The Solutions (coal continued) Coal
We can displace the other half of our demand for electricity from coal fired power plants and more besides with efficiency. Efficiency will come in many forms.
One innovation that will help us to make better use of energy will be the smart grid (video). Companies are linking up with Google (video) to to help consumers join in the smart grid via the internet to help put individuals in control of their home energy use from their i-phones. Not only will the internet generation be more informed and in control, but so will smart appliances. Through communication with the grid, smart plug in vehicles will choose the best times of the night or day to charge, smart washing machines will pick the most cost effective moment to wash, and dryers will determine when to turn on the heat. Through this communication, demand will be triggered by when the most wind is blowing or the sun is shining. This will cut back on energy cost and waste and match demand to supply. It will indeed be a brave new world.
Getting back to where we are now, you might like to view how the per capita carbon emission in your state compares with carbon emissions in other states. Right now the average individual in California is responsible for about 1/3 the CO2 emissions as the average individual in either Texas or Wyoming. Californians achieved this reduction through efficiency. It is estimated that efficiency alone could reduce demand for coal fired power plants by 50% to 60%. Energy efficiency for the home (video) will have to apply to existing homes, not just new ones. Replacing key appliances such as air conditioners, refrigerators, freezers, furnaces, and hot water heaters with more efficient models could reduce energy use by 30 percent. There are many no cost, low cost as well as planned improvement methods for saving energy and energy costs in the home.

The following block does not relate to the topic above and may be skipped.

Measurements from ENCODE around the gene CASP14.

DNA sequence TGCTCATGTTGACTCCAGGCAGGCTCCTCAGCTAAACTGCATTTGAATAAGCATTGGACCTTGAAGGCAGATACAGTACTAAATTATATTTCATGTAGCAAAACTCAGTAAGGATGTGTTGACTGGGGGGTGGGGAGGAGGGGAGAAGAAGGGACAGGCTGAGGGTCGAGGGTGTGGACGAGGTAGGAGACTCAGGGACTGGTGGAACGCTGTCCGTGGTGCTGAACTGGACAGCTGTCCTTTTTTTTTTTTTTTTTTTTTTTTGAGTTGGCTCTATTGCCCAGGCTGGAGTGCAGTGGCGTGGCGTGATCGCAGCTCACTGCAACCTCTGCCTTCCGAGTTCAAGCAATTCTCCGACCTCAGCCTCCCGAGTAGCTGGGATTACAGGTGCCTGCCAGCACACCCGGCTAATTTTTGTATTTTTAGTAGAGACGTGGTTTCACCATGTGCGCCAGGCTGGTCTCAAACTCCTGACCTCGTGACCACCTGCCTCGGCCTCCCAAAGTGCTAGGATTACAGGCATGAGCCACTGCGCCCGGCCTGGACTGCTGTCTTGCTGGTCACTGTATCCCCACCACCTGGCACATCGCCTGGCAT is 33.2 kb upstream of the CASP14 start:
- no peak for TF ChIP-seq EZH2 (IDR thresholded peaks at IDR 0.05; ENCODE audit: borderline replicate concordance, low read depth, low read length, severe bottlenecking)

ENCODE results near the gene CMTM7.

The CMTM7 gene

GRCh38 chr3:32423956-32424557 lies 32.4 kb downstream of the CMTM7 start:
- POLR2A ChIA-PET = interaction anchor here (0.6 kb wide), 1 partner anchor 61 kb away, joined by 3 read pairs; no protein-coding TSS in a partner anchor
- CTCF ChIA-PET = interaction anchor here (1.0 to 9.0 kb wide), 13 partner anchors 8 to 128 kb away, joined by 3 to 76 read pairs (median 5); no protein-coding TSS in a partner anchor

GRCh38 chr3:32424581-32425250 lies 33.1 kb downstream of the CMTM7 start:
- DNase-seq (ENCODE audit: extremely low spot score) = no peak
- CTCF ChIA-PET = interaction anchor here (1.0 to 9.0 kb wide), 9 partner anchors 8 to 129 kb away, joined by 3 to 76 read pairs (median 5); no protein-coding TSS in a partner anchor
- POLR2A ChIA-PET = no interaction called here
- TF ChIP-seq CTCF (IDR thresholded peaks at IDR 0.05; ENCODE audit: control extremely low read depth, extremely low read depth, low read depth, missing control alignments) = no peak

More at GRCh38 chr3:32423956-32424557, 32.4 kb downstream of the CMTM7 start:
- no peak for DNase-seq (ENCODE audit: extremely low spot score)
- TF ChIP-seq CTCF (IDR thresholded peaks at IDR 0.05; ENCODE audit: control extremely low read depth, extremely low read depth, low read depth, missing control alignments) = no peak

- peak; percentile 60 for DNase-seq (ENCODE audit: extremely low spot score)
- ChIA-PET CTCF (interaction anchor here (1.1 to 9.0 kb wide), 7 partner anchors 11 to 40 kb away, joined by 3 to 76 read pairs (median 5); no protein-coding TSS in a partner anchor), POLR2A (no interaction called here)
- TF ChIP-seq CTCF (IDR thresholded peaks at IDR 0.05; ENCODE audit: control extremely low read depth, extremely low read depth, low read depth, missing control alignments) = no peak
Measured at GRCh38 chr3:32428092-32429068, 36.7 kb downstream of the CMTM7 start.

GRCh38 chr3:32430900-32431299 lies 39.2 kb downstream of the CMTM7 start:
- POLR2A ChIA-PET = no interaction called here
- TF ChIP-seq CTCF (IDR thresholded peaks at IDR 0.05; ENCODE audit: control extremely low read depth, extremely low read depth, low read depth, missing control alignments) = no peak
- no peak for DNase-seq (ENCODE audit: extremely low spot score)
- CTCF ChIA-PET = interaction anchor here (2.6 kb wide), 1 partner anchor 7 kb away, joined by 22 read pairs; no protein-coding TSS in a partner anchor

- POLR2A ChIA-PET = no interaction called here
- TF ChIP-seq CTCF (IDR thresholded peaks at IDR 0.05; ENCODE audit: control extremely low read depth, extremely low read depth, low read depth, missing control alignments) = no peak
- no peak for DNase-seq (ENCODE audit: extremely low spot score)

I personally dream of having a net-zero or passive house (video) for my retirement so that I have one less bill to pay with a fixed income. The lowering or even elimination of a utility bill suits the consumer and the economy. It does not suit the utility companies. Look at what PG&E just spent this year (2010) in lobbying and advertising to avoid a loss in revenue in this new, more efficient economy. They want to protect their monopoly in a sunshine state (California) where every roof top is beginning to go solar and where every local government and city has a lot of roof tops.
Buildings and industry and agriculture consume and also waste a lot of energy. The solutions to making buildings more efficient have proven to be architecturally varied and beautiful (video). They achieve substantial and ongoing energy cost savings while providing a healthier work environment.
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